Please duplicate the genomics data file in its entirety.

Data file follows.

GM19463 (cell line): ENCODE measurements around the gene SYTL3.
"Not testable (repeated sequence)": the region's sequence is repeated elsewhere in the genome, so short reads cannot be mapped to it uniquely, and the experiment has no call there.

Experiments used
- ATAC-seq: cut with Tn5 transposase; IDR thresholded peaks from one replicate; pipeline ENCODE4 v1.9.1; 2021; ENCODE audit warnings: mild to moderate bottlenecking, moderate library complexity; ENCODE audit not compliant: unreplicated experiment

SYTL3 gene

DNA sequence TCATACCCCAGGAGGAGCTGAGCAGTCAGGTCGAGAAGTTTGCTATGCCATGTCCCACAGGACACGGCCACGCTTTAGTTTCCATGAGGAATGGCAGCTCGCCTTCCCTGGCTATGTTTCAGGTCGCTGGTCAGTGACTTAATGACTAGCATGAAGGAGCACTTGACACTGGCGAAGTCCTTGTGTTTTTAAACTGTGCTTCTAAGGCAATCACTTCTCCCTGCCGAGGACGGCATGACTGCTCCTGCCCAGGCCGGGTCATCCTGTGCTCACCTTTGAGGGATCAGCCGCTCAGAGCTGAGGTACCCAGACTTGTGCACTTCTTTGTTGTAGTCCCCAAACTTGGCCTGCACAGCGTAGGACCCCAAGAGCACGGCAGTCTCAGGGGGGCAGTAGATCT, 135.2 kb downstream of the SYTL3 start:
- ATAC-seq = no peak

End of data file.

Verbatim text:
GM19463 (cell line): ENCODE measurements around the gene SYTL3.
"Not testable (repeated sequence)": the region's sequence is repeated elsewhere in the genome, so short reads cannot be mapped to it uniquely, and the experiment has no call there.

Experiments used
- ATAC-seq: cut with Tn5 transposase; IDR thresholded peaks from one replicate; pipeline ENCODE4 v1.9.1; 2021; ENCODE audit warnings: mild to moderate bottlenecking, moderate library complexity; ENCODE audit not compliant: unreplicated experiment

SYTL3 gene

DNA sequence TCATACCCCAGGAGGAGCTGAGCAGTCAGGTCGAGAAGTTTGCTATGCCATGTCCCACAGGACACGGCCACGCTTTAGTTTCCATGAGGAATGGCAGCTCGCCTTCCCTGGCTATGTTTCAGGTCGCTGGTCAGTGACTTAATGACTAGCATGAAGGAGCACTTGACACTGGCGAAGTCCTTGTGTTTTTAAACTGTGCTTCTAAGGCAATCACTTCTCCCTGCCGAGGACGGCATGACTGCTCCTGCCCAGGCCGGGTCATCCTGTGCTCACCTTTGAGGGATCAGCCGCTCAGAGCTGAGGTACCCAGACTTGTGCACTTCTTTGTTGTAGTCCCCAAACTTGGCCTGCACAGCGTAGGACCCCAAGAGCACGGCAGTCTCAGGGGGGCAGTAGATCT, 135.2 kb downstream of the SYTL3 start:
- ATAC-seq = no peak